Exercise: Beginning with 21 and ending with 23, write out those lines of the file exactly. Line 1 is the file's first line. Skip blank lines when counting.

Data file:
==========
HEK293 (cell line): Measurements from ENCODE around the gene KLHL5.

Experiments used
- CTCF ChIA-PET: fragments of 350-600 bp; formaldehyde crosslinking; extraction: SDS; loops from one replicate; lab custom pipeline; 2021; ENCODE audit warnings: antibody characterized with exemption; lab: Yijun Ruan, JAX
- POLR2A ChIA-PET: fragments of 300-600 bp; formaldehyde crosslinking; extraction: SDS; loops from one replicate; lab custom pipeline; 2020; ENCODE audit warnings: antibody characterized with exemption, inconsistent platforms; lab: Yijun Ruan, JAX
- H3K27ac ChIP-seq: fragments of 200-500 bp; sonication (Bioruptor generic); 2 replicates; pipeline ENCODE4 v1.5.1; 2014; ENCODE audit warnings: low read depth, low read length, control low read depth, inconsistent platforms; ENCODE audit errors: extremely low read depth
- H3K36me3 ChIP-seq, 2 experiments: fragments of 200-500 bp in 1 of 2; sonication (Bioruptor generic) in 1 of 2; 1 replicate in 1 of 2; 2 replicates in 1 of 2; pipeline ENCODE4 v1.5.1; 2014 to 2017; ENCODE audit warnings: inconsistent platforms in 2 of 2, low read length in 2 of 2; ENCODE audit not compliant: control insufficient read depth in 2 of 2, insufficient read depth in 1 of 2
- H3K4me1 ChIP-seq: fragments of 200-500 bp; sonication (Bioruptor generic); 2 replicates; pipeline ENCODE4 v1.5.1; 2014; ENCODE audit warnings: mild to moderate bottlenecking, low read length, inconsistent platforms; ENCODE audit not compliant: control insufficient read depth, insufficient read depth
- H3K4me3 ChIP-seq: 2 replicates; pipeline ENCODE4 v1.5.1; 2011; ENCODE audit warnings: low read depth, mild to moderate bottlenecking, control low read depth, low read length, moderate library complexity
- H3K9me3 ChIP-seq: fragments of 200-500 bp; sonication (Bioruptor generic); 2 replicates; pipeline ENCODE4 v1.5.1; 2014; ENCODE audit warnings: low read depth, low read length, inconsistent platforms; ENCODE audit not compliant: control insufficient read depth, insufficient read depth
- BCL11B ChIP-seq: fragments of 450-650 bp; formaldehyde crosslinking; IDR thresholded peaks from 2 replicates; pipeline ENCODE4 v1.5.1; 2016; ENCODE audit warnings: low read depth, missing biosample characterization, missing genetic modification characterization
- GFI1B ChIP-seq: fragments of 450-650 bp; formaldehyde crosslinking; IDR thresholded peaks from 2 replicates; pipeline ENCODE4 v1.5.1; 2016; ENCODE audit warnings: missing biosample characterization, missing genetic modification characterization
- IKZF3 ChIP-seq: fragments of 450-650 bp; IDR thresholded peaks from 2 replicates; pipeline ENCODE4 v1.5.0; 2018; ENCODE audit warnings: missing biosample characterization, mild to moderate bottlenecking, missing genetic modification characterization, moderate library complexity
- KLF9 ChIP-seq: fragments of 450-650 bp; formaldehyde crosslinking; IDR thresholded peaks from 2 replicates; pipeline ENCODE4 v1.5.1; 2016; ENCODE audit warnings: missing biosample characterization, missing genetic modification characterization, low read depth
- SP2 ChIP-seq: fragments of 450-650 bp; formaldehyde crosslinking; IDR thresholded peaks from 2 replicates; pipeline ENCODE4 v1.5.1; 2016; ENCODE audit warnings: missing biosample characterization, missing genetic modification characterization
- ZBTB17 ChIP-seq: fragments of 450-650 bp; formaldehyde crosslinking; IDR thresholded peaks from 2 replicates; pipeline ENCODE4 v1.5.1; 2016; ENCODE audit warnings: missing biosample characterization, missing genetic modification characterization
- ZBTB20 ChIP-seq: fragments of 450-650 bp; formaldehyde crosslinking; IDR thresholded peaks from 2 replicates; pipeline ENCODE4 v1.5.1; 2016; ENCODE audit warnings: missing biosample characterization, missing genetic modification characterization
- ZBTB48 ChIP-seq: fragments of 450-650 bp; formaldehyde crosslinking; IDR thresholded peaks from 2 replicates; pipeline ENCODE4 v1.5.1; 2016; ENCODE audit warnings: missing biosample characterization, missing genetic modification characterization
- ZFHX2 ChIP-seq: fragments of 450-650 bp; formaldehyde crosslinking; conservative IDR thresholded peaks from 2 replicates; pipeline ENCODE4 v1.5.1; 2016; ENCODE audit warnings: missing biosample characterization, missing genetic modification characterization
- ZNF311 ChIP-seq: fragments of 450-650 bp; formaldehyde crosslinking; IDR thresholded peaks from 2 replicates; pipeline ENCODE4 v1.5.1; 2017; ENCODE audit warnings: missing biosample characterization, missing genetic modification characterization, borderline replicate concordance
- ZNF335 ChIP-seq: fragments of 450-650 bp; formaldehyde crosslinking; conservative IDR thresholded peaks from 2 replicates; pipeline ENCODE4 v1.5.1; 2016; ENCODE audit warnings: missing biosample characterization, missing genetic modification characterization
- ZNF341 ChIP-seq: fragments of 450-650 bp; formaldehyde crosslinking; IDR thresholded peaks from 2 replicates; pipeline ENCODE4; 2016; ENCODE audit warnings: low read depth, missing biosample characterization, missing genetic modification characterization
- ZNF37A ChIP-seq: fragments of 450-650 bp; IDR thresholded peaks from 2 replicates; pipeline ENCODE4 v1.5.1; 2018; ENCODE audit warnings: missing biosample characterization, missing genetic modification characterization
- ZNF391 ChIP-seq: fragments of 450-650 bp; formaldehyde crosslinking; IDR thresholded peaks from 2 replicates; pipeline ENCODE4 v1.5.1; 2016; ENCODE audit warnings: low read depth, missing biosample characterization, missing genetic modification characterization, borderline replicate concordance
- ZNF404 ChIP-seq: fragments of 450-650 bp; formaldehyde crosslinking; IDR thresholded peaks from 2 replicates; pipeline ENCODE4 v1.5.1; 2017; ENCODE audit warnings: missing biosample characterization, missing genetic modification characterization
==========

- ZNF341 ChIP-seq: fragments of 450-650 bp; formaldehyde crosslinking; IDR thresholded peaks from 2 replicates; pipeline ENCODE4; 2016; ENCODE audit warnings: low read depth, missing biosample characterization, missing genetic modification characterization
- ZNF37A ChIP-seq: fragments of 450-650 bp; IDR thresholded peaks from 2 replicates; pipeline ENCODE4 v1.5.1; 2018; ENCODE audit warnings: missing biosample characterization, missing genetic modification characterization
- ZNF391 ChIP-seq: fragments of 450-650 bp; formaldehyde crosslinking; IDR thresholded peaks from 2 replicates; pipeline ENCODE4 v1.5.1; 2016; ENCODE audit warnings: low read depth, missing biosample characterization, missing genetic modification characterization, borderline replicate concordance